KNOXVILLE, Tenn. (WATE) — People who live at an apartment complex in Fountain City have been told there can be no flags flying in front of their units. The mandate banning flags is among several new controversial rules issued for residents at Hillside Apartments last month.

One veteran said he draws the line at having to remove the American flag. However, there are several new rules that make sense to residents. For instance, no grills are allowed on the property to prevent the potential of a fire.

However, when it comes to security cameras, door mats, and flags there is a lot of opposition.

Brandon Davis is proud of the American flag. As a Navy veteran, he was taught to honor and respect it. That is why he flies it outside his apartment in Fountain City where he has lived for three years.

However, Brun Property Management is enforcing new rules for the complex, it says no flags and a deadline was set for enforcement.

A walk-through was scheduled for Aug. 3 to assure the regulations were being followed. That date has been moved to Aug. 9. The flags are still flying. Residents at Hillside Apartments received a list of 13 new regulations in early July.

“One of the first rules that they have is no planters, flags or decorations of any kind. I’m not taking my flag down, not until I move. That’s my right, flying it. If they have a problem with that, then we need to start asking some tougher questions,” Davis said.

“I went through boot camp. I served this country. To be told that you can’t have a US flag outside of your place, that’s a kick in the teeth,” said Brad Brooks, an Army veteran who served for six years. “We sacrificed a piece of ourselves for this country. To be treated like it’s no big deal, that we should just be expected to follow these rules. It angers me.”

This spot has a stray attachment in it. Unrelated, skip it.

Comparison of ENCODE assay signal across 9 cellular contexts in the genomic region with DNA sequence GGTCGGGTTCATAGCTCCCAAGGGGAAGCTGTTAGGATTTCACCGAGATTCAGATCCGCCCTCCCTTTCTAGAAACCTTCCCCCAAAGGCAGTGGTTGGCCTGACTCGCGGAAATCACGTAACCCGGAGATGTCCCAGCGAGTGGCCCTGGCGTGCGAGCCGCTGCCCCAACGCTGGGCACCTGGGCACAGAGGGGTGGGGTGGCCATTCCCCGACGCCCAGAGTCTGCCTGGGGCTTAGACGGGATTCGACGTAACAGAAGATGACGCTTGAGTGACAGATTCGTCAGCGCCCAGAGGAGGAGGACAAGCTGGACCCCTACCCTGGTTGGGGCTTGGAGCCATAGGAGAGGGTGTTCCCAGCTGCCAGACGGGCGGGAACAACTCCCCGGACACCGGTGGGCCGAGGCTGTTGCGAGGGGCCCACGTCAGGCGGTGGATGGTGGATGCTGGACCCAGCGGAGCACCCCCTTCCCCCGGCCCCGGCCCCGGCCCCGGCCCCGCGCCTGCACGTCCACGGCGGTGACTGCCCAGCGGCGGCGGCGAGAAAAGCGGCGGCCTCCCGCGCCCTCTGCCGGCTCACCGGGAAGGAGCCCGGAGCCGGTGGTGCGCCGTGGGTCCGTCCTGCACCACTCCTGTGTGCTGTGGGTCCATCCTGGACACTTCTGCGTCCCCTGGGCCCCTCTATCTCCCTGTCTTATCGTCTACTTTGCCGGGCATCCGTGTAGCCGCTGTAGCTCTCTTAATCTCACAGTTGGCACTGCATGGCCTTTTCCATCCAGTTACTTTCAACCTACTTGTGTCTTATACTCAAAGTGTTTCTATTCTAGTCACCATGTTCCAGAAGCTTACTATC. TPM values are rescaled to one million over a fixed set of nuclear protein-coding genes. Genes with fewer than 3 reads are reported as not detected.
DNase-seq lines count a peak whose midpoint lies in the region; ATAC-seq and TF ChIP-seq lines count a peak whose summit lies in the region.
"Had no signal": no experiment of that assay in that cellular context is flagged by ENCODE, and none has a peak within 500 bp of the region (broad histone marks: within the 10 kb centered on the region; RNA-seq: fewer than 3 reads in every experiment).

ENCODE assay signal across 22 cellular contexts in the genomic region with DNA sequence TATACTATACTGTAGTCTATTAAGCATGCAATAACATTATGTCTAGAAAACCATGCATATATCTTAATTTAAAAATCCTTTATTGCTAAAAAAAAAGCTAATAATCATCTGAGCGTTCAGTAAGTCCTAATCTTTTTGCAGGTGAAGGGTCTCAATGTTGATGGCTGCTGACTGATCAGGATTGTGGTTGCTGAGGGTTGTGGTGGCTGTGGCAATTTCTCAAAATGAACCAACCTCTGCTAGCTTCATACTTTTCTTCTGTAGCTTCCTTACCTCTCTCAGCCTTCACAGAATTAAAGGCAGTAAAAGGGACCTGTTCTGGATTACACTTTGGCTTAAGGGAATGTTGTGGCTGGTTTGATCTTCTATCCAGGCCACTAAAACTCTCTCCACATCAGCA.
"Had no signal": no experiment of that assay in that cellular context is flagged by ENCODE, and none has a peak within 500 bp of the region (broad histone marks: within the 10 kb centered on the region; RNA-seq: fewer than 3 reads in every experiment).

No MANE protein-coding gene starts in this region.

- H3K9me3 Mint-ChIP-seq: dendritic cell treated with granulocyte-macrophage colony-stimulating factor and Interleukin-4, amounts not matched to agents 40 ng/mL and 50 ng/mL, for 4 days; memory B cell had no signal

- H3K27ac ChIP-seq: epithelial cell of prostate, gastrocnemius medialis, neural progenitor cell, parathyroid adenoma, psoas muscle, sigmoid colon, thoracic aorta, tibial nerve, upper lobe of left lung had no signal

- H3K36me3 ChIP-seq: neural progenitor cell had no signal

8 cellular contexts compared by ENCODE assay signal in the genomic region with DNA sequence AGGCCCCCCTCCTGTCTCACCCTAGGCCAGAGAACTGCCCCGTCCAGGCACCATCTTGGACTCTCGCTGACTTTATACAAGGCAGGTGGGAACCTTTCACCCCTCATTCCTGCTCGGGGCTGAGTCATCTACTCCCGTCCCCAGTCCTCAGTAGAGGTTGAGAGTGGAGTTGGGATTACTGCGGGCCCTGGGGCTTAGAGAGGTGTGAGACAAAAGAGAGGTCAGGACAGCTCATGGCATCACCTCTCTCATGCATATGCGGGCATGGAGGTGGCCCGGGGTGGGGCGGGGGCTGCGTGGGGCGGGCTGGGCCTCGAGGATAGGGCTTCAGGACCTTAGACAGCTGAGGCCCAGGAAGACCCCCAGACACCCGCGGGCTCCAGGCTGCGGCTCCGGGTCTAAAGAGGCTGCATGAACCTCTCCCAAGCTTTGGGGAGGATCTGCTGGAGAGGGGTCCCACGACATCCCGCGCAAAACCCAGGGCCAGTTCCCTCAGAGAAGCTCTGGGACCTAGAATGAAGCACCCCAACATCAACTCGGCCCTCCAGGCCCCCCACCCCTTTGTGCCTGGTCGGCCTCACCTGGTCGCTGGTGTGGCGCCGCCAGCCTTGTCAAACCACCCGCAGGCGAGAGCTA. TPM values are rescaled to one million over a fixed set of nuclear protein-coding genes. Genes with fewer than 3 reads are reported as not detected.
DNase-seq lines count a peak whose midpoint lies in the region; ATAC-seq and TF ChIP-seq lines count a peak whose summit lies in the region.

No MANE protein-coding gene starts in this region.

Another new rule says doorbell cameras and surveillance systems are not allowed at the apartment complex.

“There are rules in there I have questions about because I have children. One of my vehicles was broken into here. That’s why followed through with a camera pointing out my window. They told me I can’t do that. I said ‘Why?’ They said, ‘Well it’s in our rules.’ I said there is no legal precedence for you to say this. They said, ‘It’s for the privacy of our neighbors,'” Brooks said.

Davis has a security camera inside his unit. It points toward his SUV which was once vandalized.

“My own cameras are inside my own house. So, how can they legally tell me what I can and can’t put inside my own property?” Davis said.

Another rule says planters and patio furniture chairs are not allowed. If families want to go outside their unit, they will have to sit on the stairway.

“I have never heard any more ridiculous rules in my life. No patio furniture,” Davis said.

There is even a new regulation specifying the type of doormat that is permitted.

“It does specify we can have mats but it can only say the word ‘welcome’ on it,” Davis said. “So, bienvenidos, I guess would be out of the question.”

WATE went to Brun Property Management to get answers to some of the questions. The receptionist said Marc Brun was not in. We received a letter from Marc Brun on Aug. 7.

Brun Property Management says it believes the new rules are “essential for maintaining a peaceful living environment.” The company president also said he is “committed to open communication and willing to discuss concerns with his residents.”

Those we talked with said they do have concerns and do want to talk to property management to come up with some solutions.